- Personal sensitivity: Some people are sensitive to chlorine taste and odor and notice it when others do not. If your skin is sensitive to low levels of chlorine, talk to your health care provider.
- Adjusting to different water: Different water systems use different amounts of chlorine to treat their water. If you moved to Portland from another area or are visiting from out of town, the water may taste different from what you're used to. Give yourself a week or two to adjust to the new taste.
- Medication: Some medications may cause you to have a change in taste or smell, which could impact how your tap water tastes or smells. Talk to your health care provider if you're concerned about a medication's side effects.
- Water quality changes: Chlorine can interact with organic material, such as sediment in a water main. This can lead to off tastes and odors in drinking water. If you think this may be happening at your house, run your cold water for two to three minutes at each faucet. Contact the Water Quality Line if the issue persists.
To reduce chlorine taste and odor, you can filter your water or add slices of lemon or Vitamin C (ascorbic acid) to water in a drinking glass or pitcher. Boiling water or letting the water sit out for 24 hours may help slightly, but are not the best options in Portland since we have chloramine (not free chlorine) in our water.
If you have aquatic pets (such as indoor or outdoor fish, reptiles, shellfish, or amphibians), you should use a chloramine remover for their water.
Earthy, sulfurous, and other tastes or odors
Earthy or musty
If your water tastes or smells earthy or musty, remove and clean aerator screens and run faucets to see if the taste or smell clears. If the taste or smell persists in all cold water faucets, even after you run the water for a few minutes, report the issue to the Water Quality Line.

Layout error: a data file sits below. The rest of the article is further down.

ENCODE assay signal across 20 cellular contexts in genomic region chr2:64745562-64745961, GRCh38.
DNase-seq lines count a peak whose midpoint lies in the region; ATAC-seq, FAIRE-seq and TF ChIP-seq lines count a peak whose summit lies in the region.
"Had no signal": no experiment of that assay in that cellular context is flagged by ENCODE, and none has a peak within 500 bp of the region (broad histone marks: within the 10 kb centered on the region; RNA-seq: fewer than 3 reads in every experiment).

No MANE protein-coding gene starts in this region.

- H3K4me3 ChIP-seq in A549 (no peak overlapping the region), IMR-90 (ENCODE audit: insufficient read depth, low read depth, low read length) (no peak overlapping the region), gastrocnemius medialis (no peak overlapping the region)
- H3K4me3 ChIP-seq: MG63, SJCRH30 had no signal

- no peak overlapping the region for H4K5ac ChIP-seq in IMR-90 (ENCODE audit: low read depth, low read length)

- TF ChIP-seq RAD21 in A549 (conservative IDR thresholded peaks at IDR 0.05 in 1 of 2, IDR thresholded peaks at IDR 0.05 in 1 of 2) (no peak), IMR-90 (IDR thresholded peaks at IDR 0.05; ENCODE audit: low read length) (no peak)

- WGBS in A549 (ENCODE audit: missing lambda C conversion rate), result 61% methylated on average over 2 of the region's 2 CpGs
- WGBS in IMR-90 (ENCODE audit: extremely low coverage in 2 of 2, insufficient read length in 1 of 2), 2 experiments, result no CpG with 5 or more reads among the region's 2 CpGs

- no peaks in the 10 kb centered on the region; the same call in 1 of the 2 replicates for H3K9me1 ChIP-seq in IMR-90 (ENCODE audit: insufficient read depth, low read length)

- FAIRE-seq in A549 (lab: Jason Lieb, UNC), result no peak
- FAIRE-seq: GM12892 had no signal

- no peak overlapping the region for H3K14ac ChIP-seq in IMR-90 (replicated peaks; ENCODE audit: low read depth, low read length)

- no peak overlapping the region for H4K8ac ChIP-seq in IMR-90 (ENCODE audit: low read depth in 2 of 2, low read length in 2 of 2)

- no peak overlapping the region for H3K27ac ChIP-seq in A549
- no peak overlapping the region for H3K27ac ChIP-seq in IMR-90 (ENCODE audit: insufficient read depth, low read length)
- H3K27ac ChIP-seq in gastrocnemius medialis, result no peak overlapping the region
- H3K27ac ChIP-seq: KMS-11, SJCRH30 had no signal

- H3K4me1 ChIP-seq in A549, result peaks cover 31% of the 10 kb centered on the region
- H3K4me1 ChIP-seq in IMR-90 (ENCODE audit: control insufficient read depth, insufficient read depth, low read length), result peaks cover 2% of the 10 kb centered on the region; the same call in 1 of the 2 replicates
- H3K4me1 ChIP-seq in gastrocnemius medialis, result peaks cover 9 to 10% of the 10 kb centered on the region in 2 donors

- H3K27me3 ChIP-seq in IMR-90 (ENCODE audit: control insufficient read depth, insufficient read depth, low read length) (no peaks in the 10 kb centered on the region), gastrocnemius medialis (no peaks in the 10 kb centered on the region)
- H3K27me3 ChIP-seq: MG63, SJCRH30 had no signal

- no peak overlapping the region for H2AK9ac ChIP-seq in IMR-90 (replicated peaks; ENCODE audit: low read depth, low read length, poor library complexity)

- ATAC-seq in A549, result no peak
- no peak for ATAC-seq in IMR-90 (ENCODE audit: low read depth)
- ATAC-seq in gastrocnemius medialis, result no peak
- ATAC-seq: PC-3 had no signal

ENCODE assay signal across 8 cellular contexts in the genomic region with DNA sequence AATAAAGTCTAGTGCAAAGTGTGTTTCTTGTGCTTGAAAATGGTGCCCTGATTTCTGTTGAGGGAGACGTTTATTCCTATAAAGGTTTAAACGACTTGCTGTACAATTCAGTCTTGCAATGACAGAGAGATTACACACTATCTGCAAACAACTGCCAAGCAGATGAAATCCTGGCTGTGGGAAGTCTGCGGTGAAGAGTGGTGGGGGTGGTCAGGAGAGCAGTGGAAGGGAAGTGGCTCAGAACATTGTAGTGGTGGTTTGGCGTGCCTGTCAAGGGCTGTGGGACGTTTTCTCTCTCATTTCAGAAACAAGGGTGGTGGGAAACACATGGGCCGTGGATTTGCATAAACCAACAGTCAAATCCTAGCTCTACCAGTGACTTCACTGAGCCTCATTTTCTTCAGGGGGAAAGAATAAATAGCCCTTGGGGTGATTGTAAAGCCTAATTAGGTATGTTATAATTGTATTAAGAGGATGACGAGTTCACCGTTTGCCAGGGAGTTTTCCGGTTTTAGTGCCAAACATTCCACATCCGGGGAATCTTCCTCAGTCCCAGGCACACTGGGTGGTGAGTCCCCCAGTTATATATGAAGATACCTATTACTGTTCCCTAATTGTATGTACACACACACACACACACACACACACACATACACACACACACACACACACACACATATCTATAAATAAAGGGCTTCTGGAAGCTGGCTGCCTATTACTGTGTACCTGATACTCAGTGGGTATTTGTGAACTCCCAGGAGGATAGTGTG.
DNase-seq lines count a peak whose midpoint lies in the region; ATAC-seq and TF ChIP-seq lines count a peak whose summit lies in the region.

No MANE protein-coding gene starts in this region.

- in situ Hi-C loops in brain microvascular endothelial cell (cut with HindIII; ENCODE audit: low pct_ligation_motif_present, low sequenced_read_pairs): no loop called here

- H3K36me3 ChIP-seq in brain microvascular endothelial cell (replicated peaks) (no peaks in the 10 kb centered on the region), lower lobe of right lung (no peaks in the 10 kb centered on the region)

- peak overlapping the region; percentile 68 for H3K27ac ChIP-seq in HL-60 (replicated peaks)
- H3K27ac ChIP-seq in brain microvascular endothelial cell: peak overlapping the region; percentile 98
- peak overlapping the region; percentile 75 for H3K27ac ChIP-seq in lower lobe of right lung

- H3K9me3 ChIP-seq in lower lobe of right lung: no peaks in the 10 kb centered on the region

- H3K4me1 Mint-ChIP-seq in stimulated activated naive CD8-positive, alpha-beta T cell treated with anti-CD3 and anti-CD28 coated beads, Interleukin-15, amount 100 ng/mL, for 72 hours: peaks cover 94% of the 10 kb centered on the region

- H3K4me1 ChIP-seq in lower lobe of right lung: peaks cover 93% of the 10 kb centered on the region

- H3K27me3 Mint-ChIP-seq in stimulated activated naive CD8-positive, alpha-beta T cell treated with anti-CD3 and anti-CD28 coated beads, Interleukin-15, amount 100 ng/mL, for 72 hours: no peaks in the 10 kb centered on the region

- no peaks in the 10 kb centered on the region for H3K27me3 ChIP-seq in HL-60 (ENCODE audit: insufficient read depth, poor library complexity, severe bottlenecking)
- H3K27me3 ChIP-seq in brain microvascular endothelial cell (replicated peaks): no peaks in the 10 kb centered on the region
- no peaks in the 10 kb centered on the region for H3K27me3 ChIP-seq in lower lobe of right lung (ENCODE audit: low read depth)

Sulfur or rotten eggs
A sulfur or rotten egg odor in drinking water is typically caused by water heater issues or bacteria in sink drains. Clean your sink drains and garbage disposal. If only the hot water smells, you may need to service the water heater. If all cold water faucets smell and the odor doesn't clear after you run your faucets for two to three minutes, contact the Water Quality line.
Some people may notice a mineral taste when we're using our groundwater source. Groundwater from the Columbia South Shore Well Field has higher dissolved minerals (such as calcium and magnesium) than Bull Run surface water. Bull Run water is our primary water source, and we only use groundwater as needed, sometimes just one week a year. So if you notice a difference, it could be because you're used to Bull Run water. Contact the Water Quality Line for more information about groundwater.
Metallic or bitter
Metallic and bitter tastes are often due to old iron pipes inside homes. Remove and clean aerator screens, and run faucets for one to two minutes to see if the taste or odor clears. Contact the Water Quality Line to request a free metals test kit or to report a taste or odor issue that doesn't clear after you run your faucets.
Fishy, fruity, floral, or grassy
Seasonal changes in algae and other organic matter can change the smell or taste of drinking water. Bull Run surface water is unfiltered, and algae populations (which are harmless) increase in the summer. We monitor changes in algae populations. Home water filters can address seasonal taste and odor issues. Contact the Water Quality Line if the issue persists.
Other tastes or odors
If your water smells like something not listed above, report the issue to the Water Quality Line.